In the case of Adams et al. v. Carlisle et al., 278 Ga. App. 777, 630 S.E.2d 529 (2006), the court of appeals reversed the trial court’s summary judgment in favor of several private entities and individuals for the detention and arrest of the plaintiff customer who was suspected of passing counterfeit bills. The customer in Adams, tendered several $20.00 bills at a business within a mall. When a cashier questioned the customer as to the authenticity of the bills, the customer explained that the bills were old bills in good condition. The cashier called for a manager, who told the customer to leave her contact information so that the business could verify the authenticity of the bills. However, by the time the plaintiff customer reached the parking lot, the manager decided to notify mall security personnel, who then notified the sheriff’s department of the situation. A sheriff’s deputy initiated a traffic stop of the customer’s vehicle and investigated the matter.
After speaking with the witnesses, examining the suspicious bills, and consulting with an investigator at the sheriff’s department, the deputy spoke again with a security guard and the cashier who received the bills. Those conversations were recorded on the deputy’s dashboard camera and revealed that the deputy seemed to believe the explanation provided by the plaintiff customer that the bills were simply older bills in good condition. However, the cashier and the security guard continued to express their doubt as to the truth of the customer’s explanation. Soon after these conversations, the deputy arrested the customer. An evidence custodian and counterfeit currency expert later confirmed that the bills were genuine.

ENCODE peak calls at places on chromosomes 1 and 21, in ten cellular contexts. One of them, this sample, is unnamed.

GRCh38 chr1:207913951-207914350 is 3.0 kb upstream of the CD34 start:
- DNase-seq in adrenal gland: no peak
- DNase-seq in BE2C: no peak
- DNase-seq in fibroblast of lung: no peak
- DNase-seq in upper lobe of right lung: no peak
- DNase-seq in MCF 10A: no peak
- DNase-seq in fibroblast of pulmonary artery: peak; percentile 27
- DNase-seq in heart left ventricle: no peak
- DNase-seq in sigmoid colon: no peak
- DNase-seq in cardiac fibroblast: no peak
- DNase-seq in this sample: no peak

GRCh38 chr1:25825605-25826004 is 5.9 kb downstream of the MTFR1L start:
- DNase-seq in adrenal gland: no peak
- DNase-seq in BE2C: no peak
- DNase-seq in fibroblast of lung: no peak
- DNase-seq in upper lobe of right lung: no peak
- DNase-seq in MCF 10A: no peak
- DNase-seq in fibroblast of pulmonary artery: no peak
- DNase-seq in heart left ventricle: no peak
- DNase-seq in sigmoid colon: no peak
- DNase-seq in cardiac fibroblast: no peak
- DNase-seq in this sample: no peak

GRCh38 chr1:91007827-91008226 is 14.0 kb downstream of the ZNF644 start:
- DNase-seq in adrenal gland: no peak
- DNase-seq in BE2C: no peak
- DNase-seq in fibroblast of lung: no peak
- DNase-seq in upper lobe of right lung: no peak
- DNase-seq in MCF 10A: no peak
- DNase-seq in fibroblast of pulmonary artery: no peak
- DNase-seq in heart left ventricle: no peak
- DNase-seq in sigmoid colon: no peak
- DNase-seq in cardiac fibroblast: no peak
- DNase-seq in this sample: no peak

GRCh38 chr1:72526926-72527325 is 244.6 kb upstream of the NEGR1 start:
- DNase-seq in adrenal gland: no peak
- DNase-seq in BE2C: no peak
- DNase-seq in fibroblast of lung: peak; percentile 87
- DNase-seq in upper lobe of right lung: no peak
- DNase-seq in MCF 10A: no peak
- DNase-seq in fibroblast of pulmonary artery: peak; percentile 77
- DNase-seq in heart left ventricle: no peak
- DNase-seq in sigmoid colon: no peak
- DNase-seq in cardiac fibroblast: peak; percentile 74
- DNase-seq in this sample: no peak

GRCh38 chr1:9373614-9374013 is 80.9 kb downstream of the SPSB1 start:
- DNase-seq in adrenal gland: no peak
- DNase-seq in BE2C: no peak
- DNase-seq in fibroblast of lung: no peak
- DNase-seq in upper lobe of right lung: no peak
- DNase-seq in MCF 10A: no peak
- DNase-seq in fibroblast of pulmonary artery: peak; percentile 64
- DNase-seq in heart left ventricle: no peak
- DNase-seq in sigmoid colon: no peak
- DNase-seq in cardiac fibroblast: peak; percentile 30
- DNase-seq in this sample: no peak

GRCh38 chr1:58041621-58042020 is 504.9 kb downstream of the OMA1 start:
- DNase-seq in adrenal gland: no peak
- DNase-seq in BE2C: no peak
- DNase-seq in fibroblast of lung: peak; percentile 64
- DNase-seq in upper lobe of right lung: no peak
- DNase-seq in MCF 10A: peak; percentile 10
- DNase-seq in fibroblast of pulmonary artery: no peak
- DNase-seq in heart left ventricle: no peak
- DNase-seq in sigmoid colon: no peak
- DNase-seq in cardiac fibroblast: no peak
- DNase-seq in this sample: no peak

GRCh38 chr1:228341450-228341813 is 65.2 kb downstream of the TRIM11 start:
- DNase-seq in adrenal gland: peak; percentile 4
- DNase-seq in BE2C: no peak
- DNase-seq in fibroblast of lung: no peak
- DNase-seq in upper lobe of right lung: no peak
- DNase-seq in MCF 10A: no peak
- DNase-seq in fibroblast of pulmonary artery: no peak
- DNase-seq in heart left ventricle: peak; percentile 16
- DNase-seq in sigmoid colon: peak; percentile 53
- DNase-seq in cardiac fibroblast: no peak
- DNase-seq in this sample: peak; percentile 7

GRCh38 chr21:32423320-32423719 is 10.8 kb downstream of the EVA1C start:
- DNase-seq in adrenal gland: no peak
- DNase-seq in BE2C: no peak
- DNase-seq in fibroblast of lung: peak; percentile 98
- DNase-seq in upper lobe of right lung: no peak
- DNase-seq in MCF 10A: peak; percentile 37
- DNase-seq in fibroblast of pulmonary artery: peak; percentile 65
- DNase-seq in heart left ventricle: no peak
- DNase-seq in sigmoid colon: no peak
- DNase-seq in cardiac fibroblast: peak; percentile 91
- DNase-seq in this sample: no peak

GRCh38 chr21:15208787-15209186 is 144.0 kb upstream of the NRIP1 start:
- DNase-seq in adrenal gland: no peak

When the plaintiff customer filed suit for false imprisonment, the cashier and the security guard moved for summary judgment and submitted an affidavit of the arresting deputy. The affidavit included testimony that the deputy based his decision to arrest the customer on his independent investigation and professional experience. The trial court granted summary judgment; however, the court of appeals reversed, despite the affidavit. In the opinion, the court reasoned that a question of fact existed as to whether the security guard and the cashier unduly influenced the arresting deputy by questioning his reluctance to arrest the customer during the recorded conversation based on the fact that the deputy initially hesitated to arrest the plaintiff before talking to the cashier and security guard. Thus, the evidence of attempted influence over the deputy created a question as to liability, despite an independent investigation.
Minimizing the Risk for Liability Based on Arrests By Law Enforcement.
The law in Georgia generally indicates that private entities and their employees should provide facts to law enforcement personnel. Additionally, law enforcement officers are to be given the ability to make an independent decision to make an arrest. In fact, the case law suggests that the law enforcement officer should be encouraged to make an investigation and decision so that the private entity or person had no hand in encouraging a final decision for the arrest.